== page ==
New BPA Integration Services Mix Wind and WaterRick Adair and Mark Ohrenschall
Con.Web, January 30, 2004
Advancing Wind Power
Bonneville Power Administration publicly unveiled in mid-January two new wind power integration services touted by the agency and others as a significant advance for intermittent wind energy.
A network wind integration service aimed at Northwest publicly owned utilities fills wind-generation gaps with hydropower; Cowlitz County PUD signed the first contract for this service for 2 megawatts from the Nine Canyon Wind Project.
Another new offering--intended for utilities outside BPA's control area, particularly investor-owned utilities--is a storage-and-shaping service that delivers flat power blocks a week after wind-generated electrons enter the Bonneville system.
For both, BPA takes in wind energy, delivers it when it's available and provides hydroelectric backup when it's not. The cost is 0.45 cents per kilowatt-hour for the network wind integration service and 0.6 cents/KWh for storage and shaping--both separate from energy and transmission charges.
"Integrating wind generation will be an important part of BPA's future strategy to encourage regional development of renewable energy resources," said administrator Steve Wright in a news release "It is yet another example of how the flexibility of the Northwest hydropower system provides value to the people of this region."
Rachel Shimshak of Renewable Northwest Project called the new services "a very positive development" for wind energy, as they address a reluctance by many utility officials to invest in intermittent wind because of uncertainties on how to integrate it into their systems.
"BPA's services eliminate this problem because they help wind 'walk like a duck and talk like a duck,'" Shimshak told Con.WEB.
The federal power marketing agency wants to provide wind integration services for up to 450 MW of wind capacity through 2011; at least 200 MW of that has been earmarked for public-power customers.
Wind Integration Services
The network wind integration service provides load-following for participating utilities, even when no power is generated by a wind resource. This offering is targeted primarily at publicly owned utilities with loads inside BPA's control area.
Cowlitz County PUD last year signed the first contract for BPA network wind integration service. It covers power delivered from the PUD's 2-MW share of Energy Northwest's Nine Canyon wind farm in southeastern Washington. Cowlitz started taking the power Dec. 31.
"From my perspective," said Cowlitz general manager Denny Robinson, "it's a good agreement. It brings the wind power into our system in a reasonable manner for a reasonable fee."
BPA's news release said the 0.45 cents/KWh fee "is designed to cover the costs of providing the service while keeping wind affordable."
The storage-and-shaping service takes wind project output and delivers an equivalent amount of energy a week later in flat blocks. This feature is "designed to serve the needs of utilities and other entities outside of the BPA Control Area who have chosen to purchase the output of a new wind resource but do not want to manage the hour-to-hour variability associated with the wind output," according to a BPA document.
It costs more than network wind integration because it involves transmitting power into and out of the Bonneville system, BPA's Cindy Custer told a Washington state legislative committee Jan. 21.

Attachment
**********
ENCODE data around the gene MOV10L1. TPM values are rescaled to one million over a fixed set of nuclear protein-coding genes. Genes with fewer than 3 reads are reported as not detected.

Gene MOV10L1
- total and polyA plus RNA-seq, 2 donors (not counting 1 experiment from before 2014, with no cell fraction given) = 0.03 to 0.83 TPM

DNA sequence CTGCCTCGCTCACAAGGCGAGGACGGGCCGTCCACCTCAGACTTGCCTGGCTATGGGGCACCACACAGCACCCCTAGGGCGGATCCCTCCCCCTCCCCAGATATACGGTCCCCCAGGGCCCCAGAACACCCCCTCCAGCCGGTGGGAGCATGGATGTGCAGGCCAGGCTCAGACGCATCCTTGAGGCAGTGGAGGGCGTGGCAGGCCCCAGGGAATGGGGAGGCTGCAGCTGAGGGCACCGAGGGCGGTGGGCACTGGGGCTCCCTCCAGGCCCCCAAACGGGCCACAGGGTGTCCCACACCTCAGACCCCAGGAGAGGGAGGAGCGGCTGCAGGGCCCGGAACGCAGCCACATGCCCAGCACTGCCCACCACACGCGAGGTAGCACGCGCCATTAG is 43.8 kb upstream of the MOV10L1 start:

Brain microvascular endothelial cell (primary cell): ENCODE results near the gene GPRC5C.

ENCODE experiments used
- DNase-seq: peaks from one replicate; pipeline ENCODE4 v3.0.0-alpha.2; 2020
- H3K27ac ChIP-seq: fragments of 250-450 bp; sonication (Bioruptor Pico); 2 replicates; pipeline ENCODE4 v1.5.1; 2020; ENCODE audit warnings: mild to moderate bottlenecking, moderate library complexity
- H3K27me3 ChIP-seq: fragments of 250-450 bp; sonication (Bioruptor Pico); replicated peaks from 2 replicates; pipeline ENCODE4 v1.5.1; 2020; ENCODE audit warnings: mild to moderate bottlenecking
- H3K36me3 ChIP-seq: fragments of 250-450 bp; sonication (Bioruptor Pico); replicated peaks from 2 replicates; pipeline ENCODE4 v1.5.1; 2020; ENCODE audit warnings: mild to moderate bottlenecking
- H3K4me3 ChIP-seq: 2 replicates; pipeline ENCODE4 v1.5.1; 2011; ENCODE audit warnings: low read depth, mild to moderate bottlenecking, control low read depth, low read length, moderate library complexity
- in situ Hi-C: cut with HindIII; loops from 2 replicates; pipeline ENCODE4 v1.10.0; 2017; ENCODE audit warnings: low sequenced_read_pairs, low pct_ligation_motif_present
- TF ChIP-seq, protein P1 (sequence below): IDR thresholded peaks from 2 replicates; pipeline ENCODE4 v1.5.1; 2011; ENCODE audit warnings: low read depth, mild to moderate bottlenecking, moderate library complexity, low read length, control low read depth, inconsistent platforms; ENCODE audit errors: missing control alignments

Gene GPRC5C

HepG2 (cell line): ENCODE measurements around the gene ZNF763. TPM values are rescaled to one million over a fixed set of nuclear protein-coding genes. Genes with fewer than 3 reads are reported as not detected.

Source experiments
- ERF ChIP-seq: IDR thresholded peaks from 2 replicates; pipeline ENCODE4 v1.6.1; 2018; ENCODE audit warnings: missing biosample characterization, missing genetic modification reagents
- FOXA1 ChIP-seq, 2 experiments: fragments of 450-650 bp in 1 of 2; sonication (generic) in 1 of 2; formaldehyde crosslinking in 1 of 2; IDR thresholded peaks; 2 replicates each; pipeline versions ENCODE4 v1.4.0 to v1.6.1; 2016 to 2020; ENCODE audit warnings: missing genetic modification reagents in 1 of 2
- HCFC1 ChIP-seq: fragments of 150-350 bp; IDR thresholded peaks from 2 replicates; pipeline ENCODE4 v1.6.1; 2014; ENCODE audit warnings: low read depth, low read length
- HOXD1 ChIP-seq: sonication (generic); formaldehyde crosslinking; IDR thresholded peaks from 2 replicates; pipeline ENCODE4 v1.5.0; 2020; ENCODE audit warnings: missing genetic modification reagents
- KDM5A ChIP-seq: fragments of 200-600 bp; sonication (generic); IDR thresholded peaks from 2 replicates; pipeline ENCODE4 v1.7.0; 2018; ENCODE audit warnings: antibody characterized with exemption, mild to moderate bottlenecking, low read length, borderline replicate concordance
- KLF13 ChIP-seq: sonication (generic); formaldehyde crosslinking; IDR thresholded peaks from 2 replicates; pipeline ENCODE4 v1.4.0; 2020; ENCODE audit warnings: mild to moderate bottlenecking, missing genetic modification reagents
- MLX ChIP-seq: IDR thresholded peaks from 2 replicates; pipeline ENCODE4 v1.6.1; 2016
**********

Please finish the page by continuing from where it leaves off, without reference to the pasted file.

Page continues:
No utilities had signed up for storage/shaping as of late January, although investor-owned utilities are interested, said Elliot Mainzer, BPA manager for pricing and transaction analysis.
Costs for these services are in addition to transmission and wind energy prices. The latter runs approximately 3.5 cents/KWh, including the federal wind energy production tax credit, Mainzer said.
The week-long delay between taking in wind power and redelivering it in the storage-and-shaping service allows utility customers to eliminate the hour-to-hour uncertainty of wind generation. However, the delay could expose BPA to financial losses from sudden changes in power prices--a possibility that led to a cap on redelivered power of 50 percent of a wind resource's nameplate capacity.
"But the biggest single challenge in terms of transmission is getting the power into our system," Mainzer said. "This is nothing new, though--folks have grappled with it for some time. We're exploring a number of solutions on a transaction-by-transaction basis, because no two utilities have the same characteristics."
The program resembles services provided to BPA by PacifiCorp for Wyoming wind projects, and is comparable to a service BPA provides Portland General Electric for integrating output from the Vansycle Ridge Wind Farm in northeastern Oregon.
There are also similarities to PacifiCorp's integration of energy from the 41-MW-capacity Combine Hills wind farm, also in northeastern Oregon. "The product is a little different and the price slightly less" than BPA, according to renewable energy program manager Peter West of the Energy Trust of Oregon. He noted Combine Hills' output is absorbed within PacifiCorp's local distribution system, so there is no transmission element.
PPM Energy provides scheduling, forecasting, risk management and other products for its customers, including utilities buying wind power, spokeswoman Jan Johnson told Con.WEB. "We're very pleased that BPA is providing these services ... because they have unique capabilities with their hydro system to provide firming and shaping services for wind power. The Northwest has huge potential to grow wind power and multiple parties providing these types of services will facilitate the expected expansion of this renewable resource."
learn more on topics covered in the film
see the video
read the script
learn the songs